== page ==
Specialty Editor Board

Mary L Windle, PharmD Adjunct Associate Professor, University of Nebraska Medical Center College of Pharmacy; Editor-in-Chief, Medscape Drug Reference

Disclosure: Nothing to disclose.

Chief Editor

Girish D Sharma, MD, FCCP, FAAP Professor of Pediatrics, Rush Medical College; Director, Section of Pediatric Pulmonology and Rush Cystic Fibrosis Center, Rush Children's Hospital, Rush University Medical Center

Girish D Sharma, MD, FCCP, FAAP is a member of the following medical societies: American Academy of Pediatrics, American College of Chest Physicians, American Thoracic Society, Royal College of Physicians of Ireland

Disclosure: Nothing to disclose.

Additional Contributors

Susanna A McColley, MD Professor of Pediatrics, Northwestern University, The Feinberg School of Medicine; Director of Cystic Fibrosis Center, Head, Division of Pulmonary Medicine, Children's Memorial Medical Center of Chicago

Susanna A McColley, MD is a member of the following medical societies: American Academy of Pediatrics, American College of Chest Physicians, American Sleep Disorders Association, American Thoracic Society

Disclosure: Received honoraria from Genentech for speaking and teaching; Received honoraria from Genentech for consulting; Partner received consulting fee from Boston Scientific for consulting; Received honoraria from Gilead for speaking and teaching; Received consulting fee from Caremark for consulting; Received honoraria from Vertex Pharmaceuticals for speaking and teaching.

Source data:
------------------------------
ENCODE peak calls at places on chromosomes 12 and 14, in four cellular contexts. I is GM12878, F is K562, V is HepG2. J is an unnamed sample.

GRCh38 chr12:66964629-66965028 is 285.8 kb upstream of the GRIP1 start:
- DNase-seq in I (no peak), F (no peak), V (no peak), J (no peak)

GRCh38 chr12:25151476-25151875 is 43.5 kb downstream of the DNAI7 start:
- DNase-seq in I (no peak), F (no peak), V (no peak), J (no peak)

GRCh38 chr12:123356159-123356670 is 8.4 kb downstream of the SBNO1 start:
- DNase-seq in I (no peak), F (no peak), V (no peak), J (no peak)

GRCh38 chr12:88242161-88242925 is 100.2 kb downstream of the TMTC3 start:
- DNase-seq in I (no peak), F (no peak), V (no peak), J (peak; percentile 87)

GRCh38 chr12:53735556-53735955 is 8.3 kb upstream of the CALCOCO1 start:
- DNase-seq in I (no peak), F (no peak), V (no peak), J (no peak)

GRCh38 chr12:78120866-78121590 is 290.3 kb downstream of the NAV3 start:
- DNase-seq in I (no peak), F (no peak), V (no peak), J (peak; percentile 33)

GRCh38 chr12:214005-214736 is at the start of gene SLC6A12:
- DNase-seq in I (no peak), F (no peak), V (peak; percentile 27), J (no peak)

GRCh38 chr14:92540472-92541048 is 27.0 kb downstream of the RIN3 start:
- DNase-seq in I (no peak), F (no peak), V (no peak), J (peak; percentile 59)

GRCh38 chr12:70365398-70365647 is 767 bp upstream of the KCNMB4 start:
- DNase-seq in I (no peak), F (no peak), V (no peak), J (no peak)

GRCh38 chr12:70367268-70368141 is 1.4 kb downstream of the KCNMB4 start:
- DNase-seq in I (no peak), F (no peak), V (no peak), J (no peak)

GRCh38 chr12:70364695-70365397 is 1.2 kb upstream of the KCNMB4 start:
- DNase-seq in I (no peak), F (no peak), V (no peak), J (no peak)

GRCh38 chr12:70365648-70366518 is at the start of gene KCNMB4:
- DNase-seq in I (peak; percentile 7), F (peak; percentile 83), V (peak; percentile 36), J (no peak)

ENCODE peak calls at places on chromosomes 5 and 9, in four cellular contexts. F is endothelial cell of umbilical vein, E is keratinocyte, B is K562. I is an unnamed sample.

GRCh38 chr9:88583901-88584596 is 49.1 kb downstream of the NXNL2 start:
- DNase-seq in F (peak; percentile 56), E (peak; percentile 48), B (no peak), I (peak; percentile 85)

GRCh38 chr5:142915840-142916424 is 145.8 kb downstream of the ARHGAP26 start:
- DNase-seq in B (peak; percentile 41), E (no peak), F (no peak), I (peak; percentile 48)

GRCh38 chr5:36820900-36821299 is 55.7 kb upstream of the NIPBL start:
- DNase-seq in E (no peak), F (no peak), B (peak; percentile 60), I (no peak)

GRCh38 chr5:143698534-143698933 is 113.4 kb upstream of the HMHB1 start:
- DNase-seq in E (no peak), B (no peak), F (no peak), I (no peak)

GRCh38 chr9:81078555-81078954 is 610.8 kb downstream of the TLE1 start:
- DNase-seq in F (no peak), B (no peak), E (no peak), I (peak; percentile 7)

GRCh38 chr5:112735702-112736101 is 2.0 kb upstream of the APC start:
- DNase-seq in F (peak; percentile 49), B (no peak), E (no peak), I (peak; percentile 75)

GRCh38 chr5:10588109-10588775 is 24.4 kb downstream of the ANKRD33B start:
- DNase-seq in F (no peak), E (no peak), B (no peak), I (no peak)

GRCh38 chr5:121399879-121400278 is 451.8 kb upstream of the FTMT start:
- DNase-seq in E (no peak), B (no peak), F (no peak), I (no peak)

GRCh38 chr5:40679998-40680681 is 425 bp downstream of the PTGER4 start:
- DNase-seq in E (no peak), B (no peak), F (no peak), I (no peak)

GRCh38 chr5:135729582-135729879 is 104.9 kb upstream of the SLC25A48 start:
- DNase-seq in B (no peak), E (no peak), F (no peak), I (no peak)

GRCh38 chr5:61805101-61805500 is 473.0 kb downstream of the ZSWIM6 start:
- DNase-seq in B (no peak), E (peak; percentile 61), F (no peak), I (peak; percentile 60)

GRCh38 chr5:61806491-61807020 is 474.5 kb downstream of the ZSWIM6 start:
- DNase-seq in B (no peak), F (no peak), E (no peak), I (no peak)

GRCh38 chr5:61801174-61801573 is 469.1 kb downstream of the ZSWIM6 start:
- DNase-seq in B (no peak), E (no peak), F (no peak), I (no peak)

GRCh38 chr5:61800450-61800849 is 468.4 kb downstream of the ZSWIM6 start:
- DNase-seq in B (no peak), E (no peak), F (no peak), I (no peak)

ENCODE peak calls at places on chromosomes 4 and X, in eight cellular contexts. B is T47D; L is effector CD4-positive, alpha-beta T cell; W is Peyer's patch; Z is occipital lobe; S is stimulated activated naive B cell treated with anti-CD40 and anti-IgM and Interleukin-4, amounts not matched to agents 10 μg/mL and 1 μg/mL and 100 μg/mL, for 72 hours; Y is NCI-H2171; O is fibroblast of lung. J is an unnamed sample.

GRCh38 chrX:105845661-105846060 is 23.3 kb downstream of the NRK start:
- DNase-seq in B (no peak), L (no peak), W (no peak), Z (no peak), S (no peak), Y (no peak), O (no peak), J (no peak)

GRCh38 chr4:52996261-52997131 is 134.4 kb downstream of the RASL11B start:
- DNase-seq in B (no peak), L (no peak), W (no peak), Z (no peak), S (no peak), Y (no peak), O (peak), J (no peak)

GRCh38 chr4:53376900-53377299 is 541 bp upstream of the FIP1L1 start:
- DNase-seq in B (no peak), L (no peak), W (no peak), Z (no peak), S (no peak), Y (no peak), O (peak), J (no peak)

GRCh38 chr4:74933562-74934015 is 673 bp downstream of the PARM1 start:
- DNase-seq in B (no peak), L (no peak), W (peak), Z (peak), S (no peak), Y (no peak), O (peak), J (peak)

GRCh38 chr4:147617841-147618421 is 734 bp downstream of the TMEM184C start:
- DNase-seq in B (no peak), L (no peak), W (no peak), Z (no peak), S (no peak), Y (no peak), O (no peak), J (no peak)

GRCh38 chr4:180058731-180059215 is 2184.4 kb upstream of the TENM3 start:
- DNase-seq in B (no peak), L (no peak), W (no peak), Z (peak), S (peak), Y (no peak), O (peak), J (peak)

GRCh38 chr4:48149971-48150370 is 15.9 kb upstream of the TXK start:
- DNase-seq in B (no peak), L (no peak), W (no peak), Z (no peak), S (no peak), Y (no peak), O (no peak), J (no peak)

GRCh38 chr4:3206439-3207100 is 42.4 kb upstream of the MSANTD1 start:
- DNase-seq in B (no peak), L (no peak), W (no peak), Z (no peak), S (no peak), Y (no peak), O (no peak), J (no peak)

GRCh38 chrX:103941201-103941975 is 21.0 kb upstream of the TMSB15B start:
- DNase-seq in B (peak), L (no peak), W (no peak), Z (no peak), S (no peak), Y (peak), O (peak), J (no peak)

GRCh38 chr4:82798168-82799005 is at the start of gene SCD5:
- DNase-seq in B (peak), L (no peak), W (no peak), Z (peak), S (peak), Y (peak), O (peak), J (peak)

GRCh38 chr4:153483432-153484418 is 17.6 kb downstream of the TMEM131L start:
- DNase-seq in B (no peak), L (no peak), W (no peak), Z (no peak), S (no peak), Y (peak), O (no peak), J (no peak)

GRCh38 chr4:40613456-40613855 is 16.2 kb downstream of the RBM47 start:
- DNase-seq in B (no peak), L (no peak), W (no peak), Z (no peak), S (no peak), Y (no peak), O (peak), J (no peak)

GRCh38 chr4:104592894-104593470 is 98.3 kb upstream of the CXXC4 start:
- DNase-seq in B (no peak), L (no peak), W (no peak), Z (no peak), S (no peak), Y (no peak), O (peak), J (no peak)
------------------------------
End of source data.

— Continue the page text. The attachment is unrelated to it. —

Acknowledgements

Heidi Connolly, MD Associate Professor of Pediatrics and Psychiatry, University of Rochester School of Medicine and Dentistry; Director, Pediatric Sleep Medicine Services, Strong Sleep Disorders Center

Heidi Connolly, MD is a member of the following medical societies: American Academy of Pediatrics, American Thoracic Society, and Society of Critical Care Medicine

Disclosure: Nothing to disclose.

David Gozal, MD Vice-Chairman of Research and Director, Comprehensive Sleep Medicine Center, Kosair Children's Hospital; Professor, Department of Pediatrics, University of Louisville School of Medicine

Disclosure: Nothing to disclose.

Michael Steffan, MD Director of Pediatric Sleep Center, Department of Pediatrics, Department of Pediatrics, Children's Medical Center; Associate Professor, Wright State University School of Medicine

Disclosure: Nothing to disclose.

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Palate appearance following uvulopalatopharyngoplasty (UPPP) surgery.
Example of an obstructive apnea and an obstructive hypopnea recorded during polysomnography.
Medical complications associated with obstructive sleep apnea in children.
Compressed overnight polysomnography tracing of a 6-year-old boy who snores, showing multiple events of obstructive apnea (green-shaded areas) associated with oxyhemoglobin desaturation (yellow-shaded areas) and EEG arousals (red-shaded areas).
Parameters monitored during an overnight pediatric sleep study.
Normal parameters for sleep gas exchange and gas exchange in children.